We’re going to get to how all of our “Content Zords” (articles, podcast episodes, etc.) morph into the Marketing Megazord and automatically bring serious momentum and synergy. But first, let’s define our weapons.
Step 02: Decide on Your Secondary Content: Choose Your Weapons
In Power Rangers, sometimes the Megazord’s power and teamwork wasn’t enough. They needed additional weapons like the Power Sword and Power Staff to complement and strengthen their performance.
In the same way, there are additional things we can do to strengthen our most important content. Some of our supporting “special weapons” include the likes of:
- Twitter posts
- LinkedIn posts and articles
- Social graphics
For example, our articles are the best things we create but they still benefit from shares and mentions on social media.
Our podcast episodes perform well but they get more listeners when we feature a great quote with a social graphic or audiogram.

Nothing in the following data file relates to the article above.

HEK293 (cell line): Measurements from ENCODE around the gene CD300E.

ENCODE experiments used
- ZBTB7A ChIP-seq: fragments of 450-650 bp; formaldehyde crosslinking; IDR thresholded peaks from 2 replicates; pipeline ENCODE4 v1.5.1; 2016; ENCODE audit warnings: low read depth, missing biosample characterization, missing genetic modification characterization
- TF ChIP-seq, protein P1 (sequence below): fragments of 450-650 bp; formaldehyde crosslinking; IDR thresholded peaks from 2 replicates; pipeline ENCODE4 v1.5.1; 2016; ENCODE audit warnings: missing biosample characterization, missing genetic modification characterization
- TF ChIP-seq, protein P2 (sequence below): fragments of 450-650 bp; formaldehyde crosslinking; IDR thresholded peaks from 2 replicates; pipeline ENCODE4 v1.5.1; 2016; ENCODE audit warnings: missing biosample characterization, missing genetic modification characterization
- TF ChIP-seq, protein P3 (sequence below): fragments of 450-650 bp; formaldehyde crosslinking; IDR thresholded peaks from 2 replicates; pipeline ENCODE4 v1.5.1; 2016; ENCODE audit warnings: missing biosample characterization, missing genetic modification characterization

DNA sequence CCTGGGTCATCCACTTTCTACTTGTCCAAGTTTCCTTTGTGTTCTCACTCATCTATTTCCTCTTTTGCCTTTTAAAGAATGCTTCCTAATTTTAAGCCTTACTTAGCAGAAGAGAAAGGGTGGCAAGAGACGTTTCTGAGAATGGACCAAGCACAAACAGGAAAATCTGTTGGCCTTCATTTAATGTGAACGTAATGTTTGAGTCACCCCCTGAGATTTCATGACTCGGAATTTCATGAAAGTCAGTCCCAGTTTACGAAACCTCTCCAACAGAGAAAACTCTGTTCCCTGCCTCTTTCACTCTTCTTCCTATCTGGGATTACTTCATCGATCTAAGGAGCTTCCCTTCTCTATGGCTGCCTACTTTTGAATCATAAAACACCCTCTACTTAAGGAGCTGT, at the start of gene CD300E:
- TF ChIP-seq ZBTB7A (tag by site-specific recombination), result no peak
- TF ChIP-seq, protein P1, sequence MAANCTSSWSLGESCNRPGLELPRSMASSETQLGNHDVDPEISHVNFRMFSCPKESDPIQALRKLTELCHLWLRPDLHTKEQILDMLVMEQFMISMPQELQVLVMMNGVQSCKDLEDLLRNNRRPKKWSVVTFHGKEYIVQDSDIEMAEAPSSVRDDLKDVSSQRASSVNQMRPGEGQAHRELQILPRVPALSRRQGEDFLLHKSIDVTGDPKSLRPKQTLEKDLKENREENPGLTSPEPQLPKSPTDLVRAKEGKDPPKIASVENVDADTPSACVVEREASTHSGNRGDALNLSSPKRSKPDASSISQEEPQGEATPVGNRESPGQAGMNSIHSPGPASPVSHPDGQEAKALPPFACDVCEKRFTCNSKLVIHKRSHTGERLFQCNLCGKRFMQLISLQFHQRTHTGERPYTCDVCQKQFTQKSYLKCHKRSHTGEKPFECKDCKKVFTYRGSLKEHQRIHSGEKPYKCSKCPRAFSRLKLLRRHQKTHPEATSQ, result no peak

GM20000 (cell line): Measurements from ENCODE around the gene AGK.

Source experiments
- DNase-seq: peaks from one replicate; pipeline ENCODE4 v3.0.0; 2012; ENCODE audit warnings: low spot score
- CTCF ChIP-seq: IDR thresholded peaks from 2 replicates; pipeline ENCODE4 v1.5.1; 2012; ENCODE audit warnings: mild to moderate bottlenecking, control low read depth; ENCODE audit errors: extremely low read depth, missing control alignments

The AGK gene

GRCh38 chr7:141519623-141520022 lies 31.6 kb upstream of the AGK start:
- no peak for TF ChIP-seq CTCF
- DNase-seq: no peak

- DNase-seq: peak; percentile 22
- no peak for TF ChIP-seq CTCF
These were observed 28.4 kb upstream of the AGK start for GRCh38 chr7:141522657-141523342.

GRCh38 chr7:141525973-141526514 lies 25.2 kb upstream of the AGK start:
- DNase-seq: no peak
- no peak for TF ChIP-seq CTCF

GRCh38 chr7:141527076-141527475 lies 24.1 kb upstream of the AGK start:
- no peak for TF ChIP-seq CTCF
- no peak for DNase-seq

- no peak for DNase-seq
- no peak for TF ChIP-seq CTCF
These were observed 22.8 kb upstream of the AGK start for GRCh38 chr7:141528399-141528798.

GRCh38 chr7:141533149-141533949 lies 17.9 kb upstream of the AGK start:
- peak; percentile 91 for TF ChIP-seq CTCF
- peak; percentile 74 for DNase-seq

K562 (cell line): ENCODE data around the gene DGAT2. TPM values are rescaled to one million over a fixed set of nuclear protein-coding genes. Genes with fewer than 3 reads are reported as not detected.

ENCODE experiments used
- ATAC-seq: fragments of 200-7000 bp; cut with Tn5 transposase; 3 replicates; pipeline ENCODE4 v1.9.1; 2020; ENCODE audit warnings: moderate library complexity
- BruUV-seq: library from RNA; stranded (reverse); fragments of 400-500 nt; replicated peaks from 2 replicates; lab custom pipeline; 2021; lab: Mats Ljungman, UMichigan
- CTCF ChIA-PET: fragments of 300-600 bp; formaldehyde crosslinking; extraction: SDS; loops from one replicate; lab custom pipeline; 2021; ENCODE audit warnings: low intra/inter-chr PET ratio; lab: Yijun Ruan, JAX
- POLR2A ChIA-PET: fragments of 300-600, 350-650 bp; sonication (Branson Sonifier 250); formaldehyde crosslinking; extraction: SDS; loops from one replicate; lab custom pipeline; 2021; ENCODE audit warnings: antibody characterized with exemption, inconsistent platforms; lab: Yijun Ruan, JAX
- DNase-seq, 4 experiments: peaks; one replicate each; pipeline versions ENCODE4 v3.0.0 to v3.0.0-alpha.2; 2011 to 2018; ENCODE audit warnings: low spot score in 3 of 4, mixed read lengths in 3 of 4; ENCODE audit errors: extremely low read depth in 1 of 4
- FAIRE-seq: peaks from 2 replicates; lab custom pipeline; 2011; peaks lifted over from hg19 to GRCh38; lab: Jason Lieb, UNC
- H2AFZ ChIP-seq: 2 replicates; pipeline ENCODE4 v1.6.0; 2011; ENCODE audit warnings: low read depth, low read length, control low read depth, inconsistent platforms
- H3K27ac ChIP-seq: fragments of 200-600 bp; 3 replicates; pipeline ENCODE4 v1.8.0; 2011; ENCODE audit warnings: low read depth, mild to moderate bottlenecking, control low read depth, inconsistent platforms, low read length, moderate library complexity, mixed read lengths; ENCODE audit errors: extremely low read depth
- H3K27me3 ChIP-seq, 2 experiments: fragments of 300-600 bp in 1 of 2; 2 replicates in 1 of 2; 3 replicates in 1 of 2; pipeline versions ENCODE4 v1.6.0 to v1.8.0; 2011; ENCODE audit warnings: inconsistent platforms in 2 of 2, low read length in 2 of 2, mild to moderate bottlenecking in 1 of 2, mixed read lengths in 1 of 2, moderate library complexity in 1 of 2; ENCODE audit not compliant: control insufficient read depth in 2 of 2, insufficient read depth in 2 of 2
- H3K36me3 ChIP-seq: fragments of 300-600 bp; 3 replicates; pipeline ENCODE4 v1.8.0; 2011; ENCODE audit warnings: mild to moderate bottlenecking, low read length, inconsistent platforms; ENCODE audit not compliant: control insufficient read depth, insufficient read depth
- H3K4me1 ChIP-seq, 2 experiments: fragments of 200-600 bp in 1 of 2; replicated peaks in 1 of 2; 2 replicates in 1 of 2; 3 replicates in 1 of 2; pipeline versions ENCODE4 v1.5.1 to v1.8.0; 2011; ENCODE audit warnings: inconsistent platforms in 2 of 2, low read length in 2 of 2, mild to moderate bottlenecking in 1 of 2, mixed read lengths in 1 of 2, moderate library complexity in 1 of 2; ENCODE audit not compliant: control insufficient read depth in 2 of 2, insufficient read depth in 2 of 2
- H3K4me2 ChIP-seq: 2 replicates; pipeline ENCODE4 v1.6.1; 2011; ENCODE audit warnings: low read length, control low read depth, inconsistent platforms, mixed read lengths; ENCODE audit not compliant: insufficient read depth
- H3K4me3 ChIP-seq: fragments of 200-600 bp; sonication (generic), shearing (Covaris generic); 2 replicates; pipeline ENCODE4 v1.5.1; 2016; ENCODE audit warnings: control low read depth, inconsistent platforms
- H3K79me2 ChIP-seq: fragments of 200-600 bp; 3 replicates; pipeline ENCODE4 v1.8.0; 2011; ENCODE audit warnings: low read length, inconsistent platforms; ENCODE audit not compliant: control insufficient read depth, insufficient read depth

Social media is helpful but it’s not important enough for me to write a bunch of original promotional posts. It is smart to repurpose content from our most important work (Content Zords) and use social media (Weapons) to enhance its strength.
After all of this is said and done, if an article performs exceptionally well, we consider additional ways to reuse it.
- Newsletter campaign series
- Podcast episode(s)
- Video content
- Speaking topic
- Podcast guest topic
Step 03: Using Your Content Repurposing Workflow: Controlling the Megazord
Alright. So now that you understand all of the Zords, here’s how the Marketing Megazord has become an effective, easily automated solution to our initial problem: A disjointed marketing strategy.
The primary piece of content acts as the engine. It is what kickstarts the content repurposing workflow. Once a piece of our primary content is created, new secondary content is automatically put in motion by our team.
For example, if I write an article, my team knows to…